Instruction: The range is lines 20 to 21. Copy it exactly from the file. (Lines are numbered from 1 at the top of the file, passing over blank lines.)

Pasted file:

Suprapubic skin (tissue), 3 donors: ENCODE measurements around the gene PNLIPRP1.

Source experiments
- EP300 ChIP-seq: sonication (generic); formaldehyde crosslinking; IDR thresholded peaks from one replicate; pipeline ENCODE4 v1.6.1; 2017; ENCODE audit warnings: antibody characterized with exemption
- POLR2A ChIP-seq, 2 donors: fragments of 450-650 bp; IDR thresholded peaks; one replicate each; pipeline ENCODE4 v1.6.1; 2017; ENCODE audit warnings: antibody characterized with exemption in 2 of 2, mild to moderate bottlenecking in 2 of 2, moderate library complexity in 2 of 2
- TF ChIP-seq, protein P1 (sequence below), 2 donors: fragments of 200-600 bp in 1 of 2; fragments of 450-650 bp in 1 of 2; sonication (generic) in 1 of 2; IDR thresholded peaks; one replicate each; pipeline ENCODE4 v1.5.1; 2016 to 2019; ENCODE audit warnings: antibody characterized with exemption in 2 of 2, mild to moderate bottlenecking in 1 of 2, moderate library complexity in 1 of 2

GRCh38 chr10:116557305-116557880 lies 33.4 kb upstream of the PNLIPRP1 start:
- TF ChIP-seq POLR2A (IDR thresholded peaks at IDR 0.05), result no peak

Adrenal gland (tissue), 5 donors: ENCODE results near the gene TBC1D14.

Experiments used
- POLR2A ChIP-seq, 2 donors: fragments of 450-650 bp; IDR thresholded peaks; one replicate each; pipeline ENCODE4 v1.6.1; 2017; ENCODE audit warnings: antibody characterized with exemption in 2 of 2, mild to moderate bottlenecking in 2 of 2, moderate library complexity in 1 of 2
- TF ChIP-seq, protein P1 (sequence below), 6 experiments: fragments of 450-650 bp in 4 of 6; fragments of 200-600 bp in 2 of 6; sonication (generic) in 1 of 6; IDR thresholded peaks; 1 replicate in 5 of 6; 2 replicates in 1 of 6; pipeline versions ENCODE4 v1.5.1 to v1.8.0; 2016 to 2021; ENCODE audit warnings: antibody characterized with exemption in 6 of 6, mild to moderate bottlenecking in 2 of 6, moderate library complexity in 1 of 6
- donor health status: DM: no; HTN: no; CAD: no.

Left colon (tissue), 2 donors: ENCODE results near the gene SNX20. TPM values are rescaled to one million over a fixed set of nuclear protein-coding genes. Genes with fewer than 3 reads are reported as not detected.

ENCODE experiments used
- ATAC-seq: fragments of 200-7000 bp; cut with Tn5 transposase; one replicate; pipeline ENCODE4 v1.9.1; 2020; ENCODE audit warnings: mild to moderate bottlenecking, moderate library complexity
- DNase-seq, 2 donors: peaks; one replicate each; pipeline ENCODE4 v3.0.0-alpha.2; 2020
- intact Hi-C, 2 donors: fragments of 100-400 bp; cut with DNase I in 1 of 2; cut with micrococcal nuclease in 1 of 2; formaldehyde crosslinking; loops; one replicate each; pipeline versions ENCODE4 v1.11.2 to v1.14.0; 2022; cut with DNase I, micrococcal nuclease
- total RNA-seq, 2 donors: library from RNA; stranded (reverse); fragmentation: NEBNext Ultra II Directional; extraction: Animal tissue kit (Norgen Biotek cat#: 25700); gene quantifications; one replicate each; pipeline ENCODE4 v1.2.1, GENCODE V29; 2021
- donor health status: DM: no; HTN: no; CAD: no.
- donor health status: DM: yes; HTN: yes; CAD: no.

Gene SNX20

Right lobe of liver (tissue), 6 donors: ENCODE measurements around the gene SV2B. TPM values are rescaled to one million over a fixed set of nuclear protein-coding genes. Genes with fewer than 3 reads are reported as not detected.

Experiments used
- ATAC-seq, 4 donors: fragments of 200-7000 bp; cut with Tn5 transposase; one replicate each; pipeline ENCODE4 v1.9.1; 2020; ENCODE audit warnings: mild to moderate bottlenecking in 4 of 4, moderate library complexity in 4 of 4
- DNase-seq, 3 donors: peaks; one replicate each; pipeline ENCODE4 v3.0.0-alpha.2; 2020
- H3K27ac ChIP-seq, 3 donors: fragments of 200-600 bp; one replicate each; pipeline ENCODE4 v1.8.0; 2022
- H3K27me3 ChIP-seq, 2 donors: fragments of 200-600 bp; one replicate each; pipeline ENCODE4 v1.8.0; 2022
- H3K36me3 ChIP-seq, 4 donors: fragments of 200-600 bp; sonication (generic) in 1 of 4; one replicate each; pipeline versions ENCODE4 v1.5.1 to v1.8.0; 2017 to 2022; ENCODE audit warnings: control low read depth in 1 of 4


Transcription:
- donor health status: DM: yes; HTN: yes; CAD: no.

Gene SNX20